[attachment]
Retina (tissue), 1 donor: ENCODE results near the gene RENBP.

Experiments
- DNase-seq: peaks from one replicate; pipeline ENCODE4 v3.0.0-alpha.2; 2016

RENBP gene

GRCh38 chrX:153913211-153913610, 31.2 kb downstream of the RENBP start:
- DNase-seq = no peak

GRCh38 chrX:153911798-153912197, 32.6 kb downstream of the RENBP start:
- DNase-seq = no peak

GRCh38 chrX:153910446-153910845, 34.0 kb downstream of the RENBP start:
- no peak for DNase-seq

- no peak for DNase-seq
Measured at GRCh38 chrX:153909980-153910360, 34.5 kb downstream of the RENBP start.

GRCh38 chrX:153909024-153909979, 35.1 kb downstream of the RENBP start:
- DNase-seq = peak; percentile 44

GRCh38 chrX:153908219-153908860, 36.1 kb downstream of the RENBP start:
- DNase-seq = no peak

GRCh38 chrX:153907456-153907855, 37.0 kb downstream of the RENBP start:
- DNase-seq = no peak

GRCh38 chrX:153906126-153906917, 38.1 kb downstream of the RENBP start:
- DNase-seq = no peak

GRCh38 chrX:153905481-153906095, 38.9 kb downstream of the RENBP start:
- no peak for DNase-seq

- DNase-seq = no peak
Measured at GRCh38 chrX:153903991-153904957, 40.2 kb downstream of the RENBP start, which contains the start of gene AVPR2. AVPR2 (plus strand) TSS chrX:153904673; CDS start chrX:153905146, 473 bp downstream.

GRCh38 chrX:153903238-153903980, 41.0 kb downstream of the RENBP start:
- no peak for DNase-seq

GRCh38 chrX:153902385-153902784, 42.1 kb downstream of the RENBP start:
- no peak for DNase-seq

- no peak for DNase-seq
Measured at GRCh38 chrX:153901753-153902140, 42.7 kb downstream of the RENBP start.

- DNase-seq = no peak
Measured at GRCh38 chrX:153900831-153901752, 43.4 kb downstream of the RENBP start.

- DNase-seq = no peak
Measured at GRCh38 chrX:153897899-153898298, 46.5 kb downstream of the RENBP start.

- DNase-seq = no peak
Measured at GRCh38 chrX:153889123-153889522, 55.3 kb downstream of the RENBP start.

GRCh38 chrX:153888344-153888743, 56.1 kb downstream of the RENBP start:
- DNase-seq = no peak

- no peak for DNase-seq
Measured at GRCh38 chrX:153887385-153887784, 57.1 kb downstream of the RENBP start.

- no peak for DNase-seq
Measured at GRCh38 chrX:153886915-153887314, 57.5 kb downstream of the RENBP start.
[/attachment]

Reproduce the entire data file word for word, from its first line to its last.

Retina (tissue), 1 donor: ENCODE results near the gene RENBP.

Experiments
- DNase-seq: peaks from one replicate; pipeline ENCODE4 v3.0.0-alpha.2; 2016

RENBP gene

GRCh38 chrX:153913211-153913610, 31.2 kb downstream of the RENBP start:
- DNase-seq = no peak

GRCh38 chrX:153911798-153912197, 32.6 kb downstream of the RENBP start:
- DNase-seq = no peak

GRCh38 chrX:153910446-153910845, 34.0 kb downstream of the RENBP start:
- no peak for DNase-seq

- no peak for DNase-seq
Measured at GRCh38 chrX:153909980-153910360, 34.5 kb downstream of the RENBP start.

GRCh38 chrX:153909024-153909979, 35.1 kb downstream of the RENBP start:
- DNase-seq = peak; percentile 44

GRCh38 chrX:153908219-153908860, 36.1 kb downstream of the RENBP start:
- DNase-seq = no peak

GRCh38 chrX:153907456-153907855, 37.0 kb downstream of the RENBP start:
- DNase-seq = no peak

GRCh38 chrX:153906126-153906917, 38.1 kb downstream of the RENBP start:
- DNase-seq = no peak

GRCh38 chrX:153905481-153906095, 38.9 kb downstream of the RENBP start:
- no peak for DNase-seq

- DNase-seq = no peak
Measured at GRCh38 chrX:153903991-153904957, 40.2 kb downstream of the RENBP start, which contains the start of gene AVPR2. AVPR2 (plus strand) TSS chrX:153904673; CDS start chrX:153905146, 473 bp downstream.

GRCh38 chrX:153903238-153903980, 41.0 kb downstream of the RENBP start:
- no peak for DNase-seq

GRCh38 chrX:153902385-153902784, 42.1 kb downstream of the RENBP start:
- no peak for DNase-seq

- no peak for DNase-seq
Measured at GRCh38 chrX:153901753-153902140, 42.7 kb downstream of the RENBP start.

- DNase-seq = no peak
Measured at GRCh38 chrX:153900831-153901752, 43.4 kb downstream of the RENBP start.

- DNase-seq = no peak
Measured at GRCh38 chrX:153897899-153898298, 46.5 kb downstream of the RENBP start.

- DNase-seq = no peak
Measured at GRCh38 chrX:153889123-153889522, 55.3 kb downstream of the RENBP start.

GRCh38 chrX:153888344-153888743, 56.1 kb downstream of the RENBP start:
- DNase-seq = no peak

- no peak for DNase-seq
Measured at GRCh38 chrX:153887385-153887784, 57.1 kb downstream of the RENBP start.

- no peak for DNase-seq
Measured at GRCh38 chrX:153886915-153887314, 57.5 kb downstream of the RENBP start.